'Whilst it's mental health awareness week and we all want to raise these issues, we need to make it more than a flash in the pan. It's a conversation'

Tanwen Dawn-Hiscox

Tanwen Dawn-Hiscox

Deputy Editor

The Burnt Chef project director and founder Kris Hall is incredibly proud of what the non-profit has achieved since he created it two years ago.

In equal measure, he's under no illusions as to how much more needs to be done to break the stigma surrounding mental health in hospitality. 

"It's not that mental health awareness week isn't a good idea," he explained in an interview with The Staff Canteen, "it's just, why wait for one week of the year to talk about something that's so important?"

"You'll get businesses who use this as an opportunity to capitalise on press releases and market and then you won't hear anything from them for an extended period of time," he deplored, and added: "I think the important thing is that - whilst it's mental health awareness week and we all want to raise these issues, I think that we need to make it more than a flash in the pan.

"It's a conversation. This helps raise awareness, but what are we going to do moving forward to address this, how are businesses going to step up to address this topic?"

In the past year, The Burnt Chef project has come a long way to further these discussions, and now has a management training programme, a successful podcast and multiple projects in motion to help destigmatise the issues in the industry.

The Burnt Chef's Support Service has been a success: of the 100 people who have used the helpline in the last three months, 8 callers reported experiencing suicidal thoughts. It's not a stretch to say it might have saved several lives.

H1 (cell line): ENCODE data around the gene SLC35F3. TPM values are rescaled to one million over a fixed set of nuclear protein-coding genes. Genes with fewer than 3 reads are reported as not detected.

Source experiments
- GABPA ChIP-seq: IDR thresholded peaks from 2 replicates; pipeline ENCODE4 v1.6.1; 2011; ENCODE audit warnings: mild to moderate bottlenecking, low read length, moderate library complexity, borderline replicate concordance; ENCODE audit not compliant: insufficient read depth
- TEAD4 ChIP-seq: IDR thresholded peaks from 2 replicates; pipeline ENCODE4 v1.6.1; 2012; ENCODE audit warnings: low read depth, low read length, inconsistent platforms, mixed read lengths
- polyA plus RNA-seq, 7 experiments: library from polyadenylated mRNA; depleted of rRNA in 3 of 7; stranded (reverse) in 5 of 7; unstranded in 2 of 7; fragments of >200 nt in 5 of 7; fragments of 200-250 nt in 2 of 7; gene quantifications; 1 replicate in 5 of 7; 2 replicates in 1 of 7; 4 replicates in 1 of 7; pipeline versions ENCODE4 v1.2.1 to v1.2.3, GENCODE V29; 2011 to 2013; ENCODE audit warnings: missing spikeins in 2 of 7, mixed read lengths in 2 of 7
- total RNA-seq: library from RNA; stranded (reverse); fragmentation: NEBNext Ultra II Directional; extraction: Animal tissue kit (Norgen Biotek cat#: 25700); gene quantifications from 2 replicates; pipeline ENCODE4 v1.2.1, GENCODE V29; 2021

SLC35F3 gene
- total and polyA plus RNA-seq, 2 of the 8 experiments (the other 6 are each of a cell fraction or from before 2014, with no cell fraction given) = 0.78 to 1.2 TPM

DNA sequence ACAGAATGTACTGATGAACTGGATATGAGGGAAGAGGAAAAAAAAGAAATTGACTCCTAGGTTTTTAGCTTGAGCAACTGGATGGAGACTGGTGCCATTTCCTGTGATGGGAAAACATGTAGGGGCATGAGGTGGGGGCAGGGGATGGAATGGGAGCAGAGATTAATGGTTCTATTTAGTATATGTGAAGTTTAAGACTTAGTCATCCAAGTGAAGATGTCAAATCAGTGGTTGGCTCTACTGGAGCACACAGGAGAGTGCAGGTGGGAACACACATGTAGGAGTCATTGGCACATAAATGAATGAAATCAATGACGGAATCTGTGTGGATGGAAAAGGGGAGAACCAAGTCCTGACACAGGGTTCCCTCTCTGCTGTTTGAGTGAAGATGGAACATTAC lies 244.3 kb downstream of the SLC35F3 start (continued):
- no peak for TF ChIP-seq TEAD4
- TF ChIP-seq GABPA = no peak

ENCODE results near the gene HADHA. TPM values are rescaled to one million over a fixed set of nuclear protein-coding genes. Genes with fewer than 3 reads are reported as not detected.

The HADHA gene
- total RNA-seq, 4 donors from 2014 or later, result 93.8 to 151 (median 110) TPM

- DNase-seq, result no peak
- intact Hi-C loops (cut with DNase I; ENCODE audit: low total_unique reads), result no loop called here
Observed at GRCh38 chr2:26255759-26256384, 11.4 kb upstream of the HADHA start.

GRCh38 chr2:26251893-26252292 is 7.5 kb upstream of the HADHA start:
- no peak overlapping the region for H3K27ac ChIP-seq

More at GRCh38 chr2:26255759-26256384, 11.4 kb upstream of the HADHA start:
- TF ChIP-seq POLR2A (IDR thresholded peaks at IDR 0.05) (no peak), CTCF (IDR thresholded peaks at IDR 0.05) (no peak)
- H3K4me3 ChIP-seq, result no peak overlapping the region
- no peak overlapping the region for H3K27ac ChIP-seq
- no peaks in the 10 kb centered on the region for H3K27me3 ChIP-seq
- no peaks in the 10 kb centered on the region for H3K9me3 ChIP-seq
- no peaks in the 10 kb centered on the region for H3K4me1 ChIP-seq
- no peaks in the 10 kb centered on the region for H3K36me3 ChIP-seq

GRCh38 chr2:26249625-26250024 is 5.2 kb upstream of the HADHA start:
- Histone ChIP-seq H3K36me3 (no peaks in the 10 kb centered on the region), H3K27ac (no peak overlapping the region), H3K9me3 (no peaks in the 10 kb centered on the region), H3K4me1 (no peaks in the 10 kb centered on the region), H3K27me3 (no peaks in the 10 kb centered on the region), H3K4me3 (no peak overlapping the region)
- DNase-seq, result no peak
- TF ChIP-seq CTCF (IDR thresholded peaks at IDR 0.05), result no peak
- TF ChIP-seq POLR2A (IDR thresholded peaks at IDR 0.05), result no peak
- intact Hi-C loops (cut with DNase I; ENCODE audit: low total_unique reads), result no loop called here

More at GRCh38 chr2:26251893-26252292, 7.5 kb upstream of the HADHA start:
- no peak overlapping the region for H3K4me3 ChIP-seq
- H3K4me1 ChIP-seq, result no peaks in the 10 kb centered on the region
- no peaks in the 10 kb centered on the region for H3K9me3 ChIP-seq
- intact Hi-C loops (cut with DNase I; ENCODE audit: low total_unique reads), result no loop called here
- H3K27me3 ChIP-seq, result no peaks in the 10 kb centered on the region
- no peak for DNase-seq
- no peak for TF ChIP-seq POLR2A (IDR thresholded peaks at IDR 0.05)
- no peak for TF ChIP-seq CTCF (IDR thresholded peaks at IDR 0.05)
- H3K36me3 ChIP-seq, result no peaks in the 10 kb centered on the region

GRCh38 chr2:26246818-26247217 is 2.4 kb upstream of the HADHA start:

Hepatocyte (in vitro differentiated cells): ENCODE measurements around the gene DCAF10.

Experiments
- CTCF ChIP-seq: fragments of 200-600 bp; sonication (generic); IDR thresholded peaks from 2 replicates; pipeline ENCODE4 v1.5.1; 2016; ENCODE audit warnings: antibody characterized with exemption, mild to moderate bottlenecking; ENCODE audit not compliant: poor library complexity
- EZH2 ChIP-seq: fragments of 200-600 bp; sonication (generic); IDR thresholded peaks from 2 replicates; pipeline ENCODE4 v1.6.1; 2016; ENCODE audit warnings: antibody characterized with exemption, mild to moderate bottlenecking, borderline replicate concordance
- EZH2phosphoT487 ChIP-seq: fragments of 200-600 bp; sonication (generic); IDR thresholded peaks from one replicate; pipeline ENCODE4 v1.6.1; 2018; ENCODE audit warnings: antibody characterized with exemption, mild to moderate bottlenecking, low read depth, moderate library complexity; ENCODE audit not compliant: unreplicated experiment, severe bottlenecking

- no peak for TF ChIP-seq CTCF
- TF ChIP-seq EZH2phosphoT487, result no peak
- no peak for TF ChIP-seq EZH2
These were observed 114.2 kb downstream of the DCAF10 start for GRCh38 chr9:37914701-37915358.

"That is invaluable," Kris said. And that was just the first quarter. The organisation very much intends to keep plugging away at getting the word out that The Burnt Chef project is there to help people when they need it. 

Meanwhile, The Burnt Chef Journal podcast, with guest appearances including Sat BainsClare Smyth, Sam Moody, Oli Marlow and Christian Stevenson aka DJ BBQ, is on 20,000 downloads and counting since it started in the middle of December 2020 - so the message is definitely permeating outwards.

"We're getting a huge response," Kris said, "not just nationally but around the world." 

"We've had people on furlough stacking shelves in Tesco listening to the podcast, saying how enthused it makes them to get back into the industry, back behind the pass and doing what they love doing." 

Hearing people who've been through the same things they have, "suddenly, they've realised that what they're going through, what's unique to them isn't something that only they have been through; it gives them a bit of peace of mind, a bit of camaraderie to let others know that we've all experienced darker days." 

"I don't see it as a marketing tool, I see it more as a lifeline and a tool for inspiration for individuals." 

Understanding the exodus

Another project in the works is a survey for chefs and hospitality workers who have left the industry - pondering what it might take for them to feel they could return. 

"We need to really start looking at ourselves to figure it out," Kris said. 

"Through conversations, we've said it's because of work-life balance or it's because of money, but this will put actual data on it and allow us to be able to say, 'well this is the feedback we've had from the people that have left the industry and the reasons why - and it's time for us to address that."